No doubt the following narrative will be received: with entire incredulity, but I think it well that the public should be put in possession of the facts narrated in “An Antarctic Mystery.” The public is free to believe them or not, at its good pleasure.
No more appropriate scene for the wonderful and terrible adventures which I am about to relate could be imagined than the Desolation Islands, so called, in 1779, by Captain Cook. I lived there for several weeks, and I can affirm, on the evidence of my own eyes and my own experience, that the famous English explorer and navigator was happily inspired when he gave the islands that significant name.
Geographical nomenclature, however, insists on the name of Kerguelen, which is generally adopted for the group which lies in 49° 45’ south latitude, and 69° 6’ east longitude. This is just, because in 1772, Baron Kerguelen, a Frenchman, was the first to discover those islands in the southern part of the Indian Ocean. Indeed, the commander of the squadron on that voyage believed that he had found a new continent on the limit of the Antarctic seas, but in the course of a second expedition he recognized his error. There was only an archipelago. I may be believed when I assert that Desolation Islands is the only suitable name for this group of three hundred isles or islets in the midst of the vast expanse of ocean, which is constantly disturbed by austral storms.
Nevertheless, the group is inhabited, and the number of Europeans and Americans who formed the nucleus of the Kerguelen population at the date of the 2nd of August, 1839, had been augmented for two months past by a unit in my person. Just then I was waiting for an opportunity of leaving the place, having completed the geological and mineralogical studies which had brought me to the group in general and to Christmas Harbour in particular.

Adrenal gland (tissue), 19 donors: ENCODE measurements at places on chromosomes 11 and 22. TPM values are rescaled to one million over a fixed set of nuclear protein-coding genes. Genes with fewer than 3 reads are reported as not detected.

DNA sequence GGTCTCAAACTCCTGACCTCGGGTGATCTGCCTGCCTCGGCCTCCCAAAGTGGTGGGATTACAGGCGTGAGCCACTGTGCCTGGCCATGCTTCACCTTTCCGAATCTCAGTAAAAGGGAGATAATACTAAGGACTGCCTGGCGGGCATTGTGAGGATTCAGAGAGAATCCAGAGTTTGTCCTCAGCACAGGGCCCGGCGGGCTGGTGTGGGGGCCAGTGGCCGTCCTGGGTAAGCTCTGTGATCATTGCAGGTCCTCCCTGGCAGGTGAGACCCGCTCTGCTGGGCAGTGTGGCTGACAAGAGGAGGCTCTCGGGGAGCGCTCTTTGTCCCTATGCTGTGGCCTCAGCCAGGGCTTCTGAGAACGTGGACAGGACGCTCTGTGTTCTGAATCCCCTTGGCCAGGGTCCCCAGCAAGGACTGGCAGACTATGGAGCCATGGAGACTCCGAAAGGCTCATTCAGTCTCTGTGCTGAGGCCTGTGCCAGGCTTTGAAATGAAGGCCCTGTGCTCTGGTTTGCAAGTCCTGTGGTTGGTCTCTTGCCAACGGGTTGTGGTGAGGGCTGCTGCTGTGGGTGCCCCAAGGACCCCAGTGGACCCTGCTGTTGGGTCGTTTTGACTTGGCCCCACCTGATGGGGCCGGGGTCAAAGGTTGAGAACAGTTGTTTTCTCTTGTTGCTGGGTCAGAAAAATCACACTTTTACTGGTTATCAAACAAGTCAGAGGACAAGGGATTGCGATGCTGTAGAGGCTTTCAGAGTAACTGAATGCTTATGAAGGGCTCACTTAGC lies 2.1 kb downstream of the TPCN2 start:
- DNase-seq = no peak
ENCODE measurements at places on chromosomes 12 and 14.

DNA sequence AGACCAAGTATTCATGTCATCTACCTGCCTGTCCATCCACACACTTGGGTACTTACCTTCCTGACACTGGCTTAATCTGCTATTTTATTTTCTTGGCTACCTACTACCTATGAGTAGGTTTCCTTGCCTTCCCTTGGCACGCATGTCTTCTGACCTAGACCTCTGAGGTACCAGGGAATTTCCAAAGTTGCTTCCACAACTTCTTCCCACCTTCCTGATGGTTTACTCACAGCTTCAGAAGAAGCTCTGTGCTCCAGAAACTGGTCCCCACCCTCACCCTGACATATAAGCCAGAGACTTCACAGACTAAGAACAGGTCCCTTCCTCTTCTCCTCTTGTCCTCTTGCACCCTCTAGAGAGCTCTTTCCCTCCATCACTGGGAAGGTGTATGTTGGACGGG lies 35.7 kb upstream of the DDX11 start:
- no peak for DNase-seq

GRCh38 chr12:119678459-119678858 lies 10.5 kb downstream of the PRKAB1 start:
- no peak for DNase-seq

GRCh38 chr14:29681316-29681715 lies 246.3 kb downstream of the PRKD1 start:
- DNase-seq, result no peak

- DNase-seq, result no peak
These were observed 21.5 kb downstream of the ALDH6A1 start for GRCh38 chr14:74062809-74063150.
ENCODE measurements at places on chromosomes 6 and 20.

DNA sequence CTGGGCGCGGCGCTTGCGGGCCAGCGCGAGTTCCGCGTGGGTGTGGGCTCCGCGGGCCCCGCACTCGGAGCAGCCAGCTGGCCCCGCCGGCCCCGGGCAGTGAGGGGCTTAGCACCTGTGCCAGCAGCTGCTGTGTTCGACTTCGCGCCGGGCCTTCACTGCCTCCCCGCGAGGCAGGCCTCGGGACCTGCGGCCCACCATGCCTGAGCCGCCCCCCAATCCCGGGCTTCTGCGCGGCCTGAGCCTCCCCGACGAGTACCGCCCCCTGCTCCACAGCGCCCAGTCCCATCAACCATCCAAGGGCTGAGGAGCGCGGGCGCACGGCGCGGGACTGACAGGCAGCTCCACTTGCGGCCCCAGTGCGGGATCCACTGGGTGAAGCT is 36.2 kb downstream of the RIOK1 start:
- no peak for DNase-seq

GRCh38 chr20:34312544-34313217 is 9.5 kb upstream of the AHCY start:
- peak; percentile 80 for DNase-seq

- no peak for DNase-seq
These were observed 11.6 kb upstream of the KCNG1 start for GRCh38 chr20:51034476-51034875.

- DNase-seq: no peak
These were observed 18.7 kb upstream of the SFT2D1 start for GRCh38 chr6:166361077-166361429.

Christmas Harbour belongs to the most important islet of the archipelago, one that is about half as large as Corsica. It is safe, and easy, and free of access. Your ship may ride securely at single anchor in its waters, while the bay remains free from ice.
The Kerguelens possess hundreds of other fjords. Their coasts are notched and ragged, especially in the parts between the north and the south-east, where little islets abound. The soil, of volcanic origin, is composed of quartz, mixed with a bluish stone. In summer it is covered with green mosses, grey lichens, various hardy plants, especially wild saxifrage. Only one edible plant grows there, a kind of cabbage, not found anywhere else, and very bitter of flavour. Great flocks of royal and other penguins people these islets, finding good lodging on their rocky and mossy surface. These stupid birds, in their yellow and white feathers, with their heads thrown back and their wings like the sleeves of a monastic habit, look, at a distance, like monks in single file walking in procession along the beach.